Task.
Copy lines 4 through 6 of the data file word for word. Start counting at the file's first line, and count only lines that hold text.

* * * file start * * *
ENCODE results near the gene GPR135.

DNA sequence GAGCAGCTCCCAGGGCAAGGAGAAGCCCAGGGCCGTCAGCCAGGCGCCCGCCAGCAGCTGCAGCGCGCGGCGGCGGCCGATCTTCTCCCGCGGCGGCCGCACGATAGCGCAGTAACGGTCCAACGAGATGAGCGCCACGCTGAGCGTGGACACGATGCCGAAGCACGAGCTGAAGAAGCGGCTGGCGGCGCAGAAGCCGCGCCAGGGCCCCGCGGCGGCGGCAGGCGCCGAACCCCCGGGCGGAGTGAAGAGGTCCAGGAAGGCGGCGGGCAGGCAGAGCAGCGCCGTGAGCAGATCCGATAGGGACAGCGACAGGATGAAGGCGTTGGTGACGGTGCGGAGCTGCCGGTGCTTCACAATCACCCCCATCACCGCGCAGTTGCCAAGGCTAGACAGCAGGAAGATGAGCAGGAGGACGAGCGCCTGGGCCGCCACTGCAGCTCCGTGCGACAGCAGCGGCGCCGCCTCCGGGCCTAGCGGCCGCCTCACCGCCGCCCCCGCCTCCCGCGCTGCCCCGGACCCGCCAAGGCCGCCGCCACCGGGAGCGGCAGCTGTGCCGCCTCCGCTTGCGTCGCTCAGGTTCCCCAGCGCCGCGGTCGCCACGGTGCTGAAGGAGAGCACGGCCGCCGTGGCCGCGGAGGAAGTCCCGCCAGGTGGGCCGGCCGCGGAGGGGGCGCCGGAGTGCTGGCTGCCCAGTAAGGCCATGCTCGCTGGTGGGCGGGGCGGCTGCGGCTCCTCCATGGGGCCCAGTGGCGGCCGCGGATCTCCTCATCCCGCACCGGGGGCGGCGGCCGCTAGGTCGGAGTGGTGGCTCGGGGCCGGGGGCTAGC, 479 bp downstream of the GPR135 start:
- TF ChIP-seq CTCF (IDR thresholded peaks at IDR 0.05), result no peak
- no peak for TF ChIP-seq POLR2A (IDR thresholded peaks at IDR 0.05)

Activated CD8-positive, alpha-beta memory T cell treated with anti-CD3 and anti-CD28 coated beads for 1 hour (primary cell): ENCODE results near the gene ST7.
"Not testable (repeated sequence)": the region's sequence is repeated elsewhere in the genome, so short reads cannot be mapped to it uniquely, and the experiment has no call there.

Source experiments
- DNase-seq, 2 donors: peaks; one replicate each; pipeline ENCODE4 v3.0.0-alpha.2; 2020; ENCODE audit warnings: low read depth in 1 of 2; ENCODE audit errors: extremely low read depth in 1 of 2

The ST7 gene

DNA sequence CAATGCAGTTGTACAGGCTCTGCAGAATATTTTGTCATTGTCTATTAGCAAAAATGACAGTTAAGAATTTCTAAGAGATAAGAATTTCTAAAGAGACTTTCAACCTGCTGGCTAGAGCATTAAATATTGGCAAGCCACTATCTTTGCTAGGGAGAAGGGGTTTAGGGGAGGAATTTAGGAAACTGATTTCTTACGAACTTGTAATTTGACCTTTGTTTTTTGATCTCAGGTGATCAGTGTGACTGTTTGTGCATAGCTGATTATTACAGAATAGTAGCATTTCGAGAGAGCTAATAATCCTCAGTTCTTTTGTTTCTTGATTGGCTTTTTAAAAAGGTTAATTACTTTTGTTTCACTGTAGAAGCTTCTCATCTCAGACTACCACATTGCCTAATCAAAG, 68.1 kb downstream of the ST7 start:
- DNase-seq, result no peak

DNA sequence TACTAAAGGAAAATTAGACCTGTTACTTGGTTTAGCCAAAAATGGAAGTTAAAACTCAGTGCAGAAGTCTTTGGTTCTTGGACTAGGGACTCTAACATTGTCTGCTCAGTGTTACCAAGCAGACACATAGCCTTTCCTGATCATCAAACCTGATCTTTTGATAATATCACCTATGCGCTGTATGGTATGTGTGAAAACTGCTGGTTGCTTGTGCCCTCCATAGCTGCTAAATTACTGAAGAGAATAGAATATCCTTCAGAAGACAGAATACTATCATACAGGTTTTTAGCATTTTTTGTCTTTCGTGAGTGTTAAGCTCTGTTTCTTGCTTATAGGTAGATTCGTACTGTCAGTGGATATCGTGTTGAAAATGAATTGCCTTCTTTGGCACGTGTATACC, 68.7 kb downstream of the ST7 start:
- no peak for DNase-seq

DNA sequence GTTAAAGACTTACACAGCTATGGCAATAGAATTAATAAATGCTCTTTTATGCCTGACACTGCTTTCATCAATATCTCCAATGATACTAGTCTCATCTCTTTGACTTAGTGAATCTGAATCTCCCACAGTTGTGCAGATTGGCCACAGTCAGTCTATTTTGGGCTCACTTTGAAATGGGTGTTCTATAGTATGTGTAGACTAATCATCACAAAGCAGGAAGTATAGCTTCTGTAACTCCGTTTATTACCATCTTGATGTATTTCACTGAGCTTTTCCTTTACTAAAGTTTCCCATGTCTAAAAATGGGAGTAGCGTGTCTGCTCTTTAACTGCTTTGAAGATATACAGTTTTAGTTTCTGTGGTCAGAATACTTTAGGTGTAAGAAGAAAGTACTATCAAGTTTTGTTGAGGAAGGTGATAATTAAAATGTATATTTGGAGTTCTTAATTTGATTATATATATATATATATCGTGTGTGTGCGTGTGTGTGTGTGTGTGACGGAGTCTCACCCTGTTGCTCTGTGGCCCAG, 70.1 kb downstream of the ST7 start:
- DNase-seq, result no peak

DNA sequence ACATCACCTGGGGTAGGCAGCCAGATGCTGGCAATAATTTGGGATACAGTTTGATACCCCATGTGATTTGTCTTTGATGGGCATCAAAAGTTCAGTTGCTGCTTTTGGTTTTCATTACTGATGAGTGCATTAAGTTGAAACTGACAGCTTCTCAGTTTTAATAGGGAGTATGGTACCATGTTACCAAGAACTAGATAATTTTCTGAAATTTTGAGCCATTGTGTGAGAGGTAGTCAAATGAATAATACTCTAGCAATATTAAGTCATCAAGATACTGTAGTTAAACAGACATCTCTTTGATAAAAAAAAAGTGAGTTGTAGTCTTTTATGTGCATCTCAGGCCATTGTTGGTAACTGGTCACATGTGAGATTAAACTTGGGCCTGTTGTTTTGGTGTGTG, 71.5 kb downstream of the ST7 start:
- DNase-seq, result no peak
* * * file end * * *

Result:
- no peak for TF ChIP-seq POLR2A (IDR thresholded peaks at IDR 0.05)

Activated CD8-positive, alpha-beta memory T cell treated with anti-CD3 and anti-CD28 coated beads for 1 hour (primary cell): ENCODE results near the gene ST7.
"Not testable (repeated sequence)": the region's sequence is repeated elsewhere in the genome, so short reads cannot be mapped to it uniquely, and the experiment has no call there.